Unfortunate, unless you're a hacker.
Users Lax on Mobile Security: Survey
According to the study (PDF), which had nearly 12,000 respondents from 27 countries, users are increasingly concerned about online threats, and many are looking install security software on their devices. Furthermore, the report reveals that consumers use more connected devices than before, with an average of 8 connected devices per household.

Them Dutch guys, they be pretty smart, you betcha.
Dutch Government Opposes Encryption Backdoors
The government in the Netherlands believes authorities should seek new solutions to address the issues posed by the use of encryption during their investigations, but weakening encryption is not the answer. Dutch officials have pointed out that introducing a backdoor that would allow authorities to access encrypted data could also be abused by criminals, terrorists and foreign intelligence services, and it could have undesirable consequences.

For my Computer Security students.
Data Security and Breach Notification Legislation: Selected Legal Issues
by Sabrina I. Pacifici on Jan 4, 2016
CRS – Data Security and Breach Notification Legislation: Selected Legal Issues, Alissa M. Dolan, Legislative Attorney. December 28, 2015. “Recent data breaches at major U.S. retailers have placed a spotlight on concerns about the security of personal information stored in electronic form by corporations and other private entities. A data breach occurs when data containing sensitive personal information is lost, stolen, or accessed in an unauthorized manner, thereby causing a potential compromise of the confidentiality of the data. Existing federal laws, such as the Health Insurance Portability and Accountability Act (HIPAA), the Health Information Technology for Economic and Clinical Health Act (HITECH Act), and the Gramm-Leach-Bliley Act, impose security and breach notification requirements on specific industries or types of data. Additionally, 47 states, the District of Columbia (D.C.), and three territories have enacted laws requiring breach notification, while at least 12 states have enacted data security laws, designed to reduce the likelihood of a data breach. Alabama, New Mexico, and South Dakota have not enacted breach notification laws.”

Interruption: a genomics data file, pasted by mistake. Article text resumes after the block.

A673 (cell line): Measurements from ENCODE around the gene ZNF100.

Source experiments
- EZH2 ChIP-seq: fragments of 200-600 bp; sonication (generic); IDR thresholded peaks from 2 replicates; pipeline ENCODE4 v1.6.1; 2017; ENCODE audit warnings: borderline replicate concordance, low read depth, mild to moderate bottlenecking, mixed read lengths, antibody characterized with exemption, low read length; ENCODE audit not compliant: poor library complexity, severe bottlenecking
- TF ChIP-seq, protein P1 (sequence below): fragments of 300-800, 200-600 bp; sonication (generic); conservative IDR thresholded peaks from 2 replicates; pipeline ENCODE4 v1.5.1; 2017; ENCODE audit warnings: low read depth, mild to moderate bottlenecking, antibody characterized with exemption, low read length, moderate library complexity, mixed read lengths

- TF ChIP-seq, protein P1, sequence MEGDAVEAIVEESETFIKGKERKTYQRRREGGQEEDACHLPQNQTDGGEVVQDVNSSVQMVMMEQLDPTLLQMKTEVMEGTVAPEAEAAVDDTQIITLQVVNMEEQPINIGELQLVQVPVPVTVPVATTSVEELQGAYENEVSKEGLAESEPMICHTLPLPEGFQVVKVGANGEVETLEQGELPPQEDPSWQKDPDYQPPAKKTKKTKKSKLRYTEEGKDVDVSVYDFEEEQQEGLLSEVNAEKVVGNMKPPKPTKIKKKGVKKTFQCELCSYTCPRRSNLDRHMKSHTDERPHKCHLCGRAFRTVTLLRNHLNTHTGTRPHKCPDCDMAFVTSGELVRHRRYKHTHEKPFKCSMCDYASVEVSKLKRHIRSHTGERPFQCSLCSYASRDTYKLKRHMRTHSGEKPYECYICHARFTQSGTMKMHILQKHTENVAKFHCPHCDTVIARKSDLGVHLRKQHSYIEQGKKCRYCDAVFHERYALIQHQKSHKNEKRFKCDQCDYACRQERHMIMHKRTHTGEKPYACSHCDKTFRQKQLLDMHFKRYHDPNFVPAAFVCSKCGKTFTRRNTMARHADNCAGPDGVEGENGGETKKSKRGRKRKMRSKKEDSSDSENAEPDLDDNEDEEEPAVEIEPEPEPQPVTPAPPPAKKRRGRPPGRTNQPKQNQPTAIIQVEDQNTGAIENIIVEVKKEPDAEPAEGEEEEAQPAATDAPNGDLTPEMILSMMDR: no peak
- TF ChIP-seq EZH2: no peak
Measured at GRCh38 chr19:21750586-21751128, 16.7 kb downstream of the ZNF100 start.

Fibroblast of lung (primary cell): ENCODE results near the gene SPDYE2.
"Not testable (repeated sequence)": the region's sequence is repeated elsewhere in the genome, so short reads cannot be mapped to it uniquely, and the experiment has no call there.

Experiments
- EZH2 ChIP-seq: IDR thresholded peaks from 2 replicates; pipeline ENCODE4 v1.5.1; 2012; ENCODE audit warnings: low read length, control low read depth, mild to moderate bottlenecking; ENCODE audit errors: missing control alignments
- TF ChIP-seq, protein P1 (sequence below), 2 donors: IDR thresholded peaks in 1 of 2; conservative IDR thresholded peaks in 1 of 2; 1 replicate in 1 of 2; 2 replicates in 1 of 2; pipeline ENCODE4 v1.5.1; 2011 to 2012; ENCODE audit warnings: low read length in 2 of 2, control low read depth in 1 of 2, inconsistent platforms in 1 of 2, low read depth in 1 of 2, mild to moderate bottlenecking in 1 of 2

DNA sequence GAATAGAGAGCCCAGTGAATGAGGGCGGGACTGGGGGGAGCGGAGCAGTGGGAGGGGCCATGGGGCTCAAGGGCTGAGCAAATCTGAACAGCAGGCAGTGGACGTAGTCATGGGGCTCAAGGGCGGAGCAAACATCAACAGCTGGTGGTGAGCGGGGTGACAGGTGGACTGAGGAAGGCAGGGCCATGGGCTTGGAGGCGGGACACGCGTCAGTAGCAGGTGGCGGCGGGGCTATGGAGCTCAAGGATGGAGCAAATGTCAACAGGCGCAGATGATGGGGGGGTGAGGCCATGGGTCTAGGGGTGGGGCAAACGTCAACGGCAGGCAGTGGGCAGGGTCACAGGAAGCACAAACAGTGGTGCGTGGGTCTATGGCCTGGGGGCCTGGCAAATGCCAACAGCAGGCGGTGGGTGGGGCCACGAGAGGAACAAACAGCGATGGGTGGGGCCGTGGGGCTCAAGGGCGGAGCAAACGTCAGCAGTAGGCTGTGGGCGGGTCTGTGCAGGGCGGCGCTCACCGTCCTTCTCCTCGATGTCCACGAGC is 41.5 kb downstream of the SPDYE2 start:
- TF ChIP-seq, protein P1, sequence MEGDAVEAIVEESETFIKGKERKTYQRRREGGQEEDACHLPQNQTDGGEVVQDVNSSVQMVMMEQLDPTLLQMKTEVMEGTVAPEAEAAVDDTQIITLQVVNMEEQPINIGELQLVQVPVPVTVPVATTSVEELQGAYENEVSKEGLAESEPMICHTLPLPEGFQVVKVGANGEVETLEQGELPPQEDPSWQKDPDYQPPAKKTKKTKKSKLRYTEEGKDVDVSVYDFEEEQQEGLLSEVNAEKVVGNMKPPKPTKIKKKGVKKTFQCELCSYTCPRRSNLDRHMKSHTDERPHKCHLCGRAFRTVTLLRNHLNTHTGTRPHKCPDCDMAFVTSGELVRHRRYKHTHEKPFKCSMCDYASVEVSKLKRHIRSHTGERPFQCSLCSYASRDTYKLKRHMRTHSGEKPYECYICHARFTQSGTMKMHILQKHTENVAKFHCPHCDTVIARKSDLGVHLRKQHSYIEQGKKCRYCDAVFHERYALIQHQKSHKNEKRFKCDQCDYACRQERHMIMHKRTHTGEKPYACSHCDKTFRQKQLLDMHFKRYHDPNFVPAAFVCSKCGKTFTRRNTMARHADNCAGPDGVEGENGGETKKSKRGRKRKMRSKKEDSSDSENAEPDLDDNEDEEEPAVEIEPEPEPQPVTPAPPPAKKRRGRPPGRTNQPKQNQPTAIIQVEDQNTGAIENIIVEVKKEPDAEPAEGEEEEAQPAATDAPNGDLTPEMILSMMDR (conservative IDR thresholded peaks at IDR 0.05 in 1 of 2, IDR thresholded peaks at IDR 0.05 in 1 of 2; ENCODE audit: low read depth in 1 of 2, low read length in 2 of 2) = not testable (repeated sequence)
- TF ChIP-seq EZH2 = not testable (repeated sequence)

Some articles start me giggling before I read beyond the headline.
Can Robots Be Lawyers? Computers, Lawyers, and the Practice of Law
by Sabrina I. Pacifici on Jan 4, 2016
Remus, Dana and Levy, Frank S., Can Robots Be Lawyers? Computers, Lawyers, and the Practice of Law (December 30, 2015). Available at SSRN: or